Android users who think the apps they download on the Google Play store are safe and secure would be wrong in many cases. Malware and other fraudulent apps often run rampant within the Google Play Store. Now a new report claims that seven apps from Cheetah Mobile and one from Kika Tech that have a combined 2 billion downloads via Google Play are part of a massive ad fraud scheme. The two companies are related; Kika Tech reportedly had a significant investment from Cheetah in 2016.
The ad fraud scheme was outed by research firm Kochava, and according to the researchers, these fraudulent apps could have stolen millions of dollars. Cheetah and Kika combined claim they have 700 million active users per month accessing their mobile apps. While these apps were allegedly stealing money from advertisers rather than the device owner, the device owner would notice reduced device runtime as the battery was drained by the illegitimate transactions happening in the background.
The apps that Cheetah and Kika used in the ad scheme were tracking when users downloaded new apps and used that data to claim credit for having caused the download. Many developer partners pay anywhere from 50 cents to $3 for partners to get users to download their apps; this is how the two companies were allegedly using their nefarious apps to make money. This sort of fraud is known as click flooding and click injection landing the perpetrator a bounty for app installs when they had nothing to do with the actual install.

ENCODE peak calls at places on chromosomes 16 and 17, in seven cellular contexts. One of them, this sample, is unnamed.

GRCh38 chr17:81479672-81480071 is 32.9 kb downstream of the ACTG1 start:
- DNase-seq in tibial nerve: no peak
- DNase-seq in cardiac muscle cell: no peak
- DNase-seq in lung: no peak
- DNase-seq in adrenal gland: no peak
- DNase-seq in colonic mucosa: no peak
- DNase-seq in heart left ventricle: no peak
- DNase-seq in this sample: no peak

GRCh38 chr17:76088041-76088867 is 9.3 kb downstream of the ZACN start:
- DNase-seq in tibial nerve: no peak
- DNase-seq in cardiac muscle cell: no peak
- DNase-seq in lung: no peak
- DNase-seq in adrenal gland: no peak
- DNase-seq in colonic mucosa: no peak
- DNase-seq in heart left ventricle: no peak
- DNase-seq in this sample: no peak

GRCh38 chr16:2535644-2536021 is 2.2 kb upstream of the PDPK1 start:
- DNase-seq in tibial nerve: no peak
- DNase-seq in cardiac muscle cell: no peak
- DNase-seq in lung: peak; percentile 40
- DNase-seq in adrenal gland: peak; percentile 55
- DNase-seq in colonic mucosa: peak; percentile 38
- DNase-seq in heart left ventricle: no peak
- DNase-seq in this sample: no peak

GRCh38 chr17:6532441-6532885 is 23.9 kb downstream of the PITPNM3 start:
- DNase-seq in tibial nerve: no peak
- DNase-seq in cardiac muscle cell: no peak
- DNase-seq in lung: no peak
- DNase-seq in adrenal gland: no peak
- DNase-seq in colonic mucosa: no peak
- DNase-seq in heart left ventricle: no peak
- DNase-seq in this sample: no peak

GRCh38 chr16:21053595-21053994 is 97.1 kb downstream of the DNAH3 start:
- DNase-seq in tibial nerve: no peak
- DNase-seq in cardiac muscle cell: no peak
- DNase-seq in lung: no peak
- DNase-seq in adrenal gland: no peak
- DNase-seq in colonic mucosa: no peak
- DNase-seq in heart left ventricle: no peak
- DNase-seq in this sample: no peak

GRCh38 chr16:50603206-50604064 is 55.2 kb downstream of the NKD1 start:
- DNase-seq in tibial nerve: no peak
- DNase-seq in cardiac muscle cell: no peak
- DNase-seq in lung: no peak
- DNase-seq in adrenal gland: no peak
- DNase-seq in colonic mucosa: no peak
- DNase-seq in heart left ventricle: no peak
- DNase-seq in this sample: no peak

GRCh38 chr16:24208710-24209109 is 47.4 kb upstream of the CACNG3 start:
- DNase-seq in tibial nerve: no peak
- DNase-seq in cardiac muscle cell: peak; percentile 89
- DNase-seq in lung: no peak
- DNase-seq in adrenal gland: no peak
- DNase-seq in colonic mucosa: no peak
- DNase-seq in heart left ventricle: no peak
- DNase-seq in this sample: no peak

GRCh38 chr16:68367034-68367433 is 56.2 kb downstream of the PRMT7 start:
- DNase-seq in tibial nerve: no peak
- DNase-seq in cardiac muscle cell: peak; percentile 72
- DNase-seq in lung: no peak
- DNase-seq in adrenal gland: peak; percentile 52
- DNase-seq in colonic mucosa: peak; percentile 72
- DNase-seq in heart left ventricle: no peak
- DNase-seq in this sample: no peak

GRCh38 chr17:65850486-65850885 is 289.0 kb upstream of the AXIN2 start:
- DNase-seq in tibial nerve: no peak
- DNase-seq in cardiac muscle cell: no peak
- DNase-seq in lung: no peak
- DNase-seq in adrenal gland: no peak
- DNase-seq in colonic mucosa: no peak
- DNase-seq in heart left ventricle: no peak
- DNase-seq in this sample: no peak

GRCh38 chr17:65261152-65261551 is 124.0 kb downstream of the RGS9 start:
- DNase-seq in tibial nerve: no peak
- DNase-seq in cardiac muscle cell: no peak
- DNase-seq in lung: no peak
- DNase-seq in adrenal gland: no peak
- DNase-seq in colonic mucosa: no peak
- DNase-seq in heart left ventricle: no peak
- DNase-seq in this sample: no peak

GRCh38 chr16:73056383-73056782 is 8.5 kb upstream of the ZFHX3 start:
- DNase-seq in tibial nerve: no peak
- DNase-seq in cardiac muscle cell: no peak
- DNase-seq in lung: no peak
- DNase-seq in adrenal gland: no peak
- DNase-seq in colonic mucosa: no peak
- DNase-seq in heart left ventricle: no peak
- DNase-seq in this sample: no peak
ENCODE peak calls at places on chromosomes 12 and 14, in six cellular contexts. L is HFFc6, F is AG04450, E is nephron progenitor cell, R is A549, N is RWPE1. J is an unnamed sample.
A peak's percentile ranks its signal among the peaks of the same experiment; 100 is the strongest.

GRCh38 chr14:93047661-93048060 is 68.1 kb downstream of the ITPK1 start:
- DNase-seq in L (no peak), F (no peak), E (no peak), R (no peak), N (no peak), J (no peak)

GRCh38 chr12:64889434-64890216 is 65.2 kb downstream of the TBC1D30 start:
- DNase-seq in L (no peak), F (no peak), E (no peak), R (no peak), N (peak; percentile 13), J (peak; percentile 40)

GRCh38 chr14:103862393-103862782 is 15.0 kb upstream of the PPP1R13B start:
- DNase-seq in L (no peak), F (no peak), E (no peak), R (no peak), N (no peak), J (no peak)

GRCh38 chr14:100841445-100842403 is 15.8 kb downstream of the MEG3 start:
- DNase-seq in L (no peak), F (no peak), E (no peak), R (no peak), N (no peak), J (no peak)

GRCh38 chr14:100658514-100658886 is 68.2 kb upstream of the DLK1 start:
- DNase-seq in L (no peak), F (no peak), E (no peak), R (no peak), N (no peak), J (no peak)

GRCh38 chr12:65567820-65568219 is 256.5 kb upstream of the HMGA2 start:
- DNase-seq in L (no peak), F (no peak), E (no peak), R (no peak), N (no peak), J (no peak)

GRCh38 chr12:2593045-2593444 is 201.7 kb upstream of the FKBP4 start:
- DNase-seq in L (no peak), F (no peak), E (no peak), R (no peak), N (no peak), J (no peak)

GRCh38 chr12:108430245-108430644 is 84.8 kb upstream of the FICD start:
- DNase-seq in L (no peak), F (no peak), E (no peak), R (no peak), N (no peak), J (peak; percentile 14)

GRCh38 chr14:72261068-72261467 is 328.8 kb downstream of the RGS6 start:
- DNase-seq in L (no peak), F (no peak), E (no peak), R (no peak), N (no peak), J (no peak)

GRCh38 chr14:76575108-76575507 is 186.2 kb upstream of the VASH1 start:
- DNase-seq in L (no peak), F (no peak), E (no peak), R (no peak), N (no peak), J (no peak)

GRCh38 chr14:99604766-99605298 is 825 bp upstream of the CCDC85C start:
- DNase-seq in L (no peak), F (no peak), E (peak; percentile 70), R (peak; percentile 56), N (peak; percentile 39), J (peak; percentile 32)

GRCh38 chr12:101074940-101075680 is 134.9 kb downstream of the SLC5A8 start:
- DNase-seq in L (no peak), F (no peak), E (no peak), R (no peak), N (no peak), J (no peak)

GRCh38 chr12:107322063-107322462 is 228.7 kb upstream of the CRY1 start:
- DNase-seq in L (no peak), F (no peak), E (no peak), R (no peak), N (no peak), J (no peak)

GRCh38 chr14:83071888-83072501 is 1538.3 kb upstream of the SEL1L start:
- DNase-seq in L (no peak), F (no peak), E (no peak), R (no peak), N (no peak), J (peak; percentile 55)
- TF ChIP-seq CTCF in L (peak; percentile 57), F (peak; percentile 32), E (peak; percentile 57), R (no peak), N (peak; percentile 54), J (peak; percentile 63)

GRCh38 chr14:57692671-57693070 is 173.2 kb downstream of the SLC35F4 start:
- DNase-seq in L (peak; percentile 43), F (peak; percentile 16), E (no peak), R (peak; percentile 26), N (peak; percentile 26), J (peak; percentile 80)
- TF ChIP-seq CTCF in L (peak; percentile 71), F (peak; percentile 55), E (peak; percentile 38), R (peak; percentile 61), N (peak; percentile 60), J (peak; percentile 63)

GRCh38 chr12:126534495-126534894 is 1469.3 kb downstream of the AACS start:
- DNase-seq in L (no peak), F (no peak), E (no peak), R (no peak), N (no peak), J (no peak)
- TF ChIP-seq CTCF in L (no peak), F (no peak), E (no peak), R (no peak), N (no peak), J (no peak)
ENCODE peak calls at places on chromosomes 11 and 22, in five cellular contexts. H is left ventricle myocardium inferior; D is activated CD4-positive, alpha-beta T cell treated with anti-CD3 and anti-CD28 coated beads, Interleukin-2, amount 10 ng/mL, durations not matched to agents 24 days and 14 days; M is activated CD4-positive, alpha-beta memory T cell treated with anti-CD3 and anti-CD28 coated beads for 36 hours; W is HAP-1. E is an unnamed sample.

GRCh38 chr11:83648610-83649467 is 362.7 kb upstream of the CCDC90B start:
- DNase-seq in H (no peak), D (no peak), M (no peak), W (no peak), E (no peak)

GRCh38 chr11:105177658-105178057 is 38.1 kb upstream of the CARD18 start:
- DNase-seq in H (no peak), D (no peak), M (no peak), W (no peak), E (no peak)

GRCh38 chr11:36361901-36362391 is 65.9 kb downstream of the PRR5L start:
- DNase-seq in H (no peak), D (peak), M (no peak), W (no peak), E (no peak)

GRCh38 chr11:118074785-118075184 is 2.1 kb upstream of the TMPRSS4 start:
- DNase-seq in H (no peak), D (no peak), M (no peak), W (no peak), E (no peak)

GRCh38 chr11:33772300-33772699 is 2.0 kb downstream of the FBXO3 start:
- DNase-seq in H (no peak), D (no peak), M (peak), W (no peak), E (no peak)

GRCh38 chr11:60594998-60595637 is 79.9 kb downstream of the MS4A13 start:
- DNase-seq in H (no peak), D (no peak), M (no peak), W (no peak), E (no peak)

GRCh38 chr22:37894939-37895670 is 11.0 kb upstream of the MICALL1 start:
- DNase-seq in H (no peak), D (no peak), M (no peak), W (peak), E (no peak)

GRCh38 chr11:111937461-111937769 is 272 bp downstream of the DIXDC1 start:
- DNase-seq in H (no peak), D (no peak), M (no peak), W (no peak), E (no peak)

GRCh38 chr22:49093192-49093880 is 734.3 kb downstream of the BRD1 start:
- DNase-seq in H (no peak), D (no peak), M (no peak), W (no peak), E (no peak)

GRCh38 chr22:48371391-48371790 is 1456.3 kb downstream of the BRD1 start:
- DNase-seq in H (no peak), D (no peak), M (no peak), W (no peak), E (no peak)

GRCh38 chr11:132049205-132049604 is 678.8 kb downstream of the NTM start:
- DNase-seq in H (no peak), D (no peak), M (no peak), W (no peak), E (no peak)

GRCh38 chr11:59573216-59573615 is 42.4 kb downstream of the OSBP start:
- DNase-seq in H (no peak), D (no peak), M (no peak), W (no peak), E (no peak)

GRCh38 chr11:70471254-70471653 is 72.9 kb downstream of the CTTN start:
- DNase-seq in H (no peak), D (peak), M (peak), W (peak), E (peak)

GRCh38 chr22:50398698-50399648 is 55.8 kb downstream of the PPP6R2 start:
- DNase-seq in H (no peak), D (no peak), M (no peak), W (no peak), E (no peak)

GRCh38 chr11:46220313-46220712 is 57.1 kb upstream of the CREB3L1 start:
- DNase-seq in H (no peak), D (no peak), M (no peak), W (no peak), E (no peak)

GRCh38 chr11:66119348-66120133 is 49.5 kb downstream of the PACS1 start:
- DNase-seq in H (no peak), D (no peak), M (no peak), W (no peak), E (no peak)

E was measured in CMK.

Grant Simmons, Kochava head of client analytics, stated: "This is theft — no other way to say it." The Cheetah and Kika apps that were identified in the fraud scheme include Clean Master, Security Master, CM Launcher 3D, Kika Keyboard, Battery Doctor, Cheetah Keyboard, CM Locker, and CM File Manager.
Kochava sent Kika Tech a video of its Kika Keyboard app engaging in fraudulent practices and the U.S. General manager for Kika, Marc Richardson, said Kika "has no intentions of engaging in fraudulent practices." Richardson continued stating, "Kika Keyboard is a large, well-known app that helps its users communicate in many unique ways and we are extremely disappointed to learn about these ‘flooding and injection’ practices. We appreciate you putting this to our attention."
Kika's CEO says that the company is researching the fraudulent practices and claims any ad fraud took place without its knowledge. Kochava says that the Kika Keyboard app uses the company's proprietary software to commit the fraud and the functions are built into the app itself. Kochava's Simmons said, "No one got in there and fiddled with anything." Kochava counted both Cheetah and Kika as customers when it outed the developers for alleged click fraud. This fraud is again highlighting the lax security of the Google Play store and how slowly Google responds to fraudulent apps when discovered.
Recently, malware-laden game apps that claimed to be driving simulators of various types were found to be packed with malware and had been downloaded a combined 580,000 times. Earlier this year a QR reader app that had been downloaded over 500,000 times was found to be infected with malware.